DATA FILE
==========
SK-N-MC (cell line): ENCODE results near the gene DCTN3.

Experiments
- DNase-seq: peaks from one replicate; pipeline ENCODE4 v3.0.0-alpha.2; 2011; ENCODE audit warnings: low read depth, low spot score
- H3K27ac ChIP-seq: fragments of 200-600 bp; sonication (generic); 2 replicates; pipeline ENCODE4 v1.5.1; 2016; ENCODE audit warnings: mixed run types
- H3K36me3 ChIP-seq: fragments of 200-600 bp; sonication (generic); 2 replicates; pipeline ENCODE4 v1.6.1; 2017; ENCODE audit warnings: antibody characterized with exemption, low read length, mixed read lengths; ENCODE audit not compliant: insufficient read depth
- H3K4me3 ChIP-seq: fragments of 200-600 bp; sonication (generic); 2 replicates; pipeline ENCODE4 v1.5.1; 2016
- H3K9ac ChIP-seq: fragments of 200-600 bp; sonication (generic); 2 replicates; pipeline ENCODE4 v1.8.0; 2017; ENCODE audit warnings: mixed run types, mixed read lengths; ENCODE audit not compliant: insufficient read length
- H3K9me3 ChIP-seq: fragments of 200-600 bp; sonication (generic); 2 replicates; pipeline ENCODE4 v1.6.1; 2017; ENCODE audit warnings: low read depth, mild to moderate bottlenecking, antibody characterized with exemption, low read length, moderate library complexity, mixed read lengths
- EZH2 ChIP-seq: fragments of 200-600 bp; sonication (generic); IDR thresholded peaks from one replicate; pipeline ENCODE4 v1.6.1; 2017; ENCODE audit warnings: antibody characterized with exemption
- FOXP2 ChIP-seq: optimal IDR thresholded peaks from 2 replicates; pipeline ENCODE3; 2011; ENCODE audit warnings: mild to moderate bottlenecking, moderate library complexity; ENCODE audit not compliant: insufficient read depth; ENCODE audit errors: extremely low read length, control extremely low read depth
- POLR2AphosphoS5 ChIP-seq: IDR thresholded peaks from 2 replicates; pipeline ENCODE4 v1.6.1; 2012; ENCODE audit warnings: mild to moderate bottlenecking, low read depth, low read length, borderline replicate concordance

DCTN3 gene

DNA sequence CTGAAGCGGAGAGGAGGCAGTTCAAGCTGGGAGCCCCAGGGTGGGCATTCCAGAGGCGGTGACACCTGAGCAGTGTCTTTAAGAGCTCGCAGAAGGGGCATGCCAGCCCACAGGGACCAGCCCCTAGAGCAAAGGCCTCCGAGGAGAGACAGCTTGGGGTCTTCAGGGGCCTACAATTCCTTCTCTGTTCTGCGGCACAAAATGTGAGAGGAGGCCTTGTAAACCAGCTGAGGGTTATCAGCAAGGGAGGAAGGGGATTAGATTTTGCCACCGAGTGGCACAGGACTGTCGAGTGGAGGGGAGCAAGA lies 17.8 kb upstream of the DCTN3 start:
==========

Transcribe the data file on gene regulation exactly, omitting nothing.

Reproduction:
SK-N-MC (cell line): ENCODE results near the gene DCTN3.

Experiments
- DNase-seq: peaks from one replicate; pipeline ENCODE4 v3.0.0-alpha.2; 2011; ENCODE audit warnings: low read depth, low spot score
- H3K27ac ChIP-seq: fragments of 200-600 bp; sonication (generic); 2 replicates; pipeline ENCODE4 v1.5.1; 2016; ENCODE audit warnings: mixed run types
- H3K36me3 ChIP-seq: fragments of 200-600 bp; sonication (generic); 2 replicates; pipeline ENCODE4 v1.6.1; 2017; ENCODE audit warnings: antibody characterized with exemption, low read length, mixed read lengths; ENCODE audit not compliant: insufficient read depth
- H3K4me3 ChIP-seq: fragments of 200-600 bp; sonication (generic); 2 replicates; pipeline ENCODE4 v1.5.1; 2016
- H3K9ac ChIP-seq: fragments of 200-600 bp; sonication (generic); 2 replicates; pipeline ENCODE4 v1.8.0; 2017; ENCODE audit warnings: mixed run types, mixed read lengths; ENCODE audit not compliant: insufficient read length
- H3K9me3 ChIP-seq: fragments of 200-600 bp; sonication (generic); 2 replicates; pipeline ENCODE4 v1.6.1; 2017; ENCODE audit warnings: low read depth, mild to moderate bottlenecking, antibody characterized with exemption, low read length, moderate library complexity, mixed read lengths
- EZH2 ChIP-seq: fragments of 200-600 bp; sonication (generic); IDR thresholded peaks from one replicate; pipeline ENCODE4 v1.6.1; 2017; ENCODE audit warnings: antibody characterized with exemption
- FOXP2 ChIP-seq: optimal IDR thresholded peaks from 2 replicates; pipeline ENCODE3; 2011; ENCODE audit warnings: mild to moderate bottlenecking, moderate library complexity; ENCODE audit not compliant: insufficient read depth; ENCODE audit errors: extremely low read length, control extremely low read depth
- POLR2AphosphoS5 ChIP-seq: IDR thresholded peaks from 2 replicates; pipeline ENCODE4 v1.6.1; 2012; ENCODE audit warnings: mild to moderate bottlenecking, low read depth, low read length, borderline replicate concordance

DCTN3 gene

DNA sequence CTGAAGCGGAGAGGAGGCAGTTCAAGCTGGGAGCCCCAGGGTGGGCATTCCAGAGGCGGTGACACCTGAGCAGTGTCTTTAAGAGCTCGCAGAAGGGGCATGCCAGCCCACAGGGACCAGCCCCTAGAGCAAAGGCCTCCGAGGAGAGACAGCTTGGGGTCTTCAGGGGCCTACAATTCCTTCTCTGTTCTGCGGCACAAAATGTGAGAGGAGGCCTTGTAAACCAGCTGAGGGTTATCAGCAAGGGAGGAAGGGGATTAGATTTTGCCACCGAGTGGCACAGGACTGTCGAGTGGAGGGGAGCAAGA lies 17.8 kb upstream of the DCTN3 start: